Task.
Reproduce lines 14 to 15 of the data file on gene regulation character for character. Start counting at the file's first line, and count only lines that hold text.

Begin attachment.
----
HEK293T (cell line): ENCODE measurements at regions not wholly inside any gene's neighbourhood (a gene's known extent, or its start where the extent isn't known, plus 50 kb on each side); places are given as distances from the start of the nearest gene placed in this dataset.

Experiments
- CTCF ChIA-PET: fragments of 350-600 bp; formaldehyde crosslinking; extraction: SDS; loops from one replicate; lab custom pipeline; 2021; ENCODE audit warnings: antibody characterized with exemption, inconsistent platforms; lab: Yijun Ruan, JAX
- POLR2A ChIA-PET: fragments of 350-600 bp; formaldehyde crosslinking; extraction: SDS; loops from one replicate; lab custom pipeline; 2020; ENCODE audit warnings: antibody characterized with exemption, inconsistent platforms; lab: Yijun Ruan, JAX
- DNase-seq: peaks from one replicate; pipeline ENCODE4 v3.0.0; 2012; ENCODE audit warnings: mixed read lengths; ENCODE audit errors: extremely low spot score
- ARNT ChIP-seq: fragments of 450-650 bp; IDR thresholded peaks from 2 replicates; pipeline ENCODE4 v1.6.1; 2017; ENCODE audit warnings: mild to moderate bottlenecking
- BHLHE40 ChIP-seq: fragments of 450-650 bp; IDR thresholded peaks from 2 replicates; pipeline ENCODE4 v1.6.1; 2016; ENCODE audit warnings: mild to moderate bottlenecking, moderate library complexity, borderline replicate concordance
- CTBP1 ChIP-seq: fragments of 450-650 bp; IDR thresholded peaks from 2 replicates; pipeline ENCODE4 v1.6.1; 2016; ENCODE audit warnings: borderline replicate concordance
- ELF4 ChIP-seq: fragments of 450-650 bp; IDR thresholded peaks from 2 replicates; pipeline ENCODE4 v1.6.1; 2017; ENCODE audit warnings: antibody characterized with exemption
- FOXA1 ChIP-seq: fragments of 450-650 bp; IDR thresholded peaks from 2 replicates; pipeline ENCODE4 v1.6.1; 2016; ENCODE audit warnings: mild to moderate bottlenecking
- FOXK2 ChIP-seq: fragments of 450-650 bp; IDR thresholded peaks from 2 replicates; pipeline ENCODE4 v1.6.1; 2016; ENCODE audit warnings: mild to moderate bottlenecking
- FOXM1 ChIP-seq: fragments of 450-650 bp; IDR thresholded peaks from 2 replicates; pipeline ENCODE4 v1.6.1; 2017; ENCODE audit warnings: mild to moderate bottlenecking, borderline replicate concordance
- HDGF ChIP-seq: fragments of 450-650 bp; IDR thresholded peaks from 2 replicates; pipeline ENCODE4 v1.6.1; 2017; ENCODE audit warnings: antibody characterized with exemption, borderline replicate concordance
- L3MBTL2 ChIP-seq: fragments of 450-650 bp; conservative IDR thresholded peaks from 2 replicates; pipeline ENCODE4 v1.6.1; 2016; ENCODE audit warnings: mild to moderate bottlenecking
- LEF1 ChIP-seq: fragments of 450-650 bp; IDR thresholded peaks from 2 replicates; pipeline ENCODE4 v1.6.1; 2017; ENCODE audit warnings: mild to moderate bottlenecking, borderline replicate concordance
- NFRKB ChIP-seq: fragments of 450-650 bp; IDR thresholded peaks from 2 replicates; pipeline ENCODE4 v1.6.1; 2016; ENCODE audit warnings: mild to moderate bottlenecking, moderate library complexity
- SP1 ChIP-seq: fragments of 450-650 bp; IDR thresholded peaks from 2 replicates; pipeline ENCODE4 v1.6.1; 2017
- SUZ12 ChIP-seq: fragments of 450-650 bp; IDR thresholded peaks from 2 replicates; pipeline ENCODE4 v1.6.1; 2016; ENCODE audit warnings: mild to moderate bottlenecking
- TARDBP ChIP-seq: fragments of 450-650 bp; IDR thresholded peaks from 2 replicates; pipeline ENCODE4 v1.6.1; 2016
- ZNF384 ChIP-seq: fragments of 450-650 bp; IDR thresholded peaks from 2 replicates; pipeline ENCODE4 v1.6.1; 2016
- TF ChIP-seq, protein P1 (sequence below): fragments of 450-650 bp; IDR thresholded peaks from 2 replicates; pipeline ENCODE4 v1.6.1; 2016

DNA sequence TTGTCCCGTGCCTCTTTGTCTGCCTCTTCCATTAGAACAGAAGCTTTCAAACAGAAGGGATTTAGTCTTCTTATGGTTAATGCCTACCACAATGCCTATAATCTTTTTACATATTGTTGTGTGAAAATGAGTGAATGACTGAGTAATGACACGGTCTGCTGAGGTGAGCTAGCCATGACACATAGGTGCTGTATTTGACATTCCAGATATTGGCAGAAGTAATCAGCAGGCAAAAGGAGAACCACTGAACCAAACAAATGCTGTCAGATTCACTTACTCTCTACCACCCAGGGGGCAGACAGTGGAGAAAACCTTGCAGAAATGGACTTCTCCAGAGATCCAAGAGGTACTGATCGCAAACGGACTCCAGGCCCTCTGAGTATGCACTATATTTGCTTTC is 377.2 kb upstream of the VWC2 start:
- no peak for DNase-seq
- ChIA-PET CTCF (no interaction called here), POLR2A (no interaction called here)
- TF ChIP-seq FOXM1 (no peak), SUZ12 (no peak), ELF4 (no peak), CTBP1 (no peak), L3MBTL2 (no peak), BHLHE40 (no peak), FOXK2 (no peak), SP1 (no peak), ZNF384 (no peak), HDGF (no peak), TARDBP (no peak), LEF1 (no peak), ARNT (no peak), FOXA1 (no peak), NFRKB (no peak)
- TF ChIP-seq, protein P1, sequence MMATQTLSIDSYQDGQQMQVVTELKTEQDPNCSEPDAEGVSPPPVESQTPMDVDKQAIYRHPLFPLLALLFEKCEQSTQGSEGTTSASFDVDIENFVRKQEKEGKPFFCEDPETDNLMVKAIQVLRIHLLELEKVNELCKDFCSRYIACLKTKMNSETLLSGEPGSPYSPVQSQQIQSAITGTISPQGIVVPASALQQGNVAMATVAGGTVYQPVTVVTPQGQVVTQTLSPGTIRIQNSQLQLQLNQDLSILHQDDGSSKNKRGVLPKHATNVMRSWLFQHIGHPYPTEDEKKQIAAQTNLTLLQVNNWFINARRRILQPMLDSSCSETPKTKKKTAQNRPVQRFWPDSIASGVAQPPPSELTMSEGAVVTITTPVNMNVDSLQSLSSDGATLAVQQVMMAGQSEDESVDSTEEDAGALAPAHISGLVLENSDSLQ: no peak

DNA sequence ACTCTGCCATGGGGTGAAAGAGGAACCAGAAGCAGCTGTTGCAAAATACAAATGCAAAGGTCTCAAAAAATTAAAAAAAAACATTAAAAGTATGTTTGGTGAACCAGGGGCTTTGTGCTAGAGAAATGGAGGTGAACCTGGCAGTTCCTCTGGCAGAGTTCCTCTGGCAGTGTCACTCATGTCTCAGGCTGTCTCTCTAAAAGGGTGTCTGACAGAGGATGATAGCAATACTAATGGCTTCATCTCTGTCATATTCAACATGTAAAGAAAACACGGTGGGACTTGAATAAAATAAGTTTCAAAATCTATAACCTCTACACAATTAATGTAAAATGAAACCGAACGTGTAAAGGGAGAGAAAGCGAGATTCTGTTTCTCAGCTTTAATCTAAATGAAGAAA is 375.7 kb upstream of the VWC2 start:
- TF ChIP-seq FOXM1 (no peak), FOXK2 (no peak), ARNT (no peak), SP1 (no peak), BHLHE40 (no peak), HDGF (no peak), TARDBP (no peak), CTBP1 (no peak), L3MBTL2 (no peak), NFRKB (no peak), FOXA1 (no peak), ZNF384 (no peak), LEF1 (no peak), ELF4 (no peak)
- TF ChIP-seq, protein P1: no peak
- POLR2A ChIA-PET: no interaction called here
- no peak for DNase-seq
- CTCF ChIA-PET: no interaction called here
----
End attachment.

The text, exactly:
- L3MBTL2 ChIP-seq: fragments of 450-650 bp; conservative IDR thresholded peaks from 2 replicates; pipeline ENCODE4 v1.6.1; 2016; ENCODE audit warnings: mild to moderate bottlenecking
- LEF1 ChIP-seq: fragments of 450-650 bp; IDR thresholded peaks from 2 replicates; pipeline ENCODE4 v1.6.1; 2017; ENCODE audit warnings: mild to moderate bottlenecking, borderline replicate concordance